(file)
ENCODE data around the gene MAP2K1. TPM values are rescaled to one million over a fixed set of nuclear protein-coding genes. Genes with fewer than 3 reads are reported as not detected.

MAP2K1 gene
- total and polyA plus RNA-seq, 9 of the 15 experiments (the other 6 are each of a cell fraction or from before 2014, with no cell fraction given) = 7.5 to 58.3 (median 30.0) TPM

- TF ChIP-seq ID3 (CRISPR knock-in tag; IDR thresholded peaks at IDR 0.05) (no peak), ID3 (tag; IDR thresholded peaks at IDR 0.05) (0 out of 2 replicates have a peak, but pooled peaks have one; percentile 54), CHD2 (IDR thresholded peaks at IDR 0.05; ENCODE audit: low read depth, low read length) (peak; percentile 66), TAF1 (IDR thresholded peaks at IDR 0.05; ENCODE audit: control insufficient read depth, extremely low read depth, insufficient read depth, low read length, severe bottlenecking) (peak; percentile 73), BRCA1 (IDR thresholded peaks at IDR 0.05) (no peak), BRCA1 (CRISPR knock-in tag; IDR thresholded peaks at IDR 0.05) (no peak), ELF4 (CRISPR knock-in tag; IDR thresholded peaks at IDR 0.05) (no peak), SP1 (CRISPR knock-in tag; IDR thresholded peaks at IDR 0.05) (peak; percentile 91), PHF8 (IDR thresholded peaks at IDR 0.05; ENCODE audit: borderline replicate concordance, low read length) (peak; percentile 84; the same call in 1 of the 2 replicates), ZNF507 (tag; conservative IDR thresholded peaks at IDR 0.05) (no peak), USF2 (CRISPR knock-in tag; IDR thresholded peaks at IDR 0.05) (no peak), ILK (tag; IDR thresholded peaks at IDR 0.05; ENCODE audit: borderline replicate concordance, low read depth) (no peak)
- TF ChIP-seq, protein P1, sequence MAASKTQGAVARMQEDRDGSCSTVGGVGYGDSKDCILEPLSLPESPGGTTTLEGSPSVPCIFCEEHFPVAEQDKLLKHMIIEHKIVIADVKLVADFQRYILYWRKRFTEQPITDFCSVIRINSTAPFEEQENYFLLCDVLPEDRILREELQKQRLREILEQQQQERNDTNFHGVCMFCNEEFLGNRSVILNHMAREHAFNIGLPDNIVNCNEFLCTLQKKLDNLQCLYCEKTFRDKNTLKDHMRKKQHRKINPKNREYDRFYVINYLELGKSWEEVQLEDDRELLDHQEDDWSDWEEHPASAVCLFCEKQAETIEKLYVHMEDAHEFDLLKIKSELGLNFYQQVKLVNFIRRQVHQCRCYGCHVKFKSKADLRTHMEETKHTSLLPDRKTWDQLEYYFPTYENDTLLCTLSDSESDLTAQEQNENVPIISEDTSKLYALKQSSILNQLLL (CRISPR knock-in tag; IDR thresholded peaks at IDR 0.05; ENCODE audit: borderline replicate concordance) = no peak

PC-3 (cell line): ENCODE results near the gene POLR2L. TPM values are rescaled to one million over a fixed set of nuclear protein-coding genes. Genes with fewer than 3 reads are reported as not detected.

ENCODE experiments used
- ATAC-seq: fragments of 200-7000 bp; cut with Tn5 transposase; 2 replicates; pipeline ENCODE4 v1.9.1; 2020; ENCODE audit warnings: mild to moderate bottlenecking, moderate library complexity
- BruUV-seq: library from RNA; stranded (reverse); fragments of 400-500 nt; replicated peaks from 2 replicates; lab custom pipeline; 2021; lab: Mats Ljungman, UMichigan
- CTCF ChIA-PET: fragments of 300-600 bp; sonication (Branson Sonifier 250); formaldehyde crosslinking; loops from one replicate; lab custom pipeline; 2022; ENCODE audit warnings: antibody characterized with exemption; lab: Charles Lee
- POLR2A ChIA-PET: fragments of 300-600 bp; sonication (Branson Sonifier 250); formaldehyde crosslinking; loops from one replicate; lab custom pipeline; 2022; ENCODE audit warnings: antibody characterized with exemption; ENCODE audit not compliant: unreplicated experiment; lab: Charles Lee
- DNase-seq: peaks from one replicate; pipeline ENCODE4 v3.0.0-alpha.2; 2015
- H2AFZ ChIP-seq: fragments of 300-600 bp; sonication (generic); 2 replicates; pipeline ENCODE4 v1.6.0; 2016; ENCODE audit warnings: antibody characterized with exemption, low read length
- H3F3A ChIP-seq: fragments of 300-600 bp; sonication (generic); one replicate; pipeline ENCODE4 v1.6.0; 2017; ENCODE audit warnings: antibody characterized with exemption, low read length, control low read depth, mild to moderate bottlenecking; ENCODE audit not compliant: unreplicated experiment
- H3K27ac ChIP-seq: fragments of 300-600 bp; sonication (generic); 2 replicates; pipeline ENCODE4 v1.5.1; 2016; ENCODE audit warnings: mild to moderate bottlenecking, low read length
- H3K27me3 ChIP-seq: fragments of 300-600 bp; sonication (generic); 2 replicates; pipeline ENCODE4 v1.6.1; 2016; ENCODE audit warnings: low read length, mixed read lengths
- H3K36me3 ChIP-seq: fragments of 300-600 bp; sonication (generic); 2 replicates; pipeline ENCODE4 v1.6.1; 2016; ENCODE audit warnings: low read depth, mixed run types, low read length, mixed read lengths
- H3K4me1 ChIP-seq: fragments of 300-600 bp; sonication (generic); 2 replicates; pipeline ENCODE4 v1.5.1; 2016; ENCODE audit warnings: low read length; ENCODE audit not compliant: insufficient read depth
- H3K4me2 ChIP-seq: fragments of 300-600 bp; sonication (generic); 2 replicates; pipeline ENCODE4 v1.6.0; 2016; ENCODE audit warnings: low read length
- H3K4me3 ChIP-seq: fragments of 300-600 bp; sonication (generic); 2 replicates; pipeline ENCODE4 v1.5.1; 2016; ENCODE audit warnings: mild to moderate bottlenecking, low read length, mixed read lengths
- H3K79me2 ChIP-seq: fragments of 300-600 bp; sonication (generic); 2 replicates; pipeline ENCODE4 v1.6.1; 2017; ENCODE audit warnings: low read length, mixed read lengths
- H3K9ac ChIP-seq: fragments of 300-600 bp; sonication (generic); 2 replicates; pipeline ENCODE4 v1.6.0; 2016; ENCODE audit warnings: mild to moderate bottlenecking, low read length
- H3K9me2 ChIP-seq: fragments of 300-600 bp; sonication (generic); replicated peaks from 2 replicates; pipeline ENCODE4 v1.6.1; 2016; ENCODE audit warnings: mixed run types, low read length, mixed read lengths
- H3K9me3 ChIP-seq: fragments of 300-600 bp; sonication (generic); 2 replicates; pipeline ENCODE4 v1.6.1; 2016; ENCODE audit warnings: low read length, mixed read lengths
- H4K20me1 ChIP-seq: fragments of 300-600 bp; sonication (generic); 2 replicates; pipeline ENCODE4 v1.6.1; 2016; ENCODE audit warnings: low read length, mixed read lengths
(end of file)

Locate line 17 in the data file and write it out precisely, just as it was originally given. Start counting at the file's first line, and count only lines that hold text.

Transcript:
- H3K36me3 ChIP-seq: fragments of 300-600 bp; sonication (generic); 2 replicates; pipeline ENCODE4 v1.6.1; 2016; ENCODE audit warnings: low read depth, mixed run types, low read length, mixed read lengths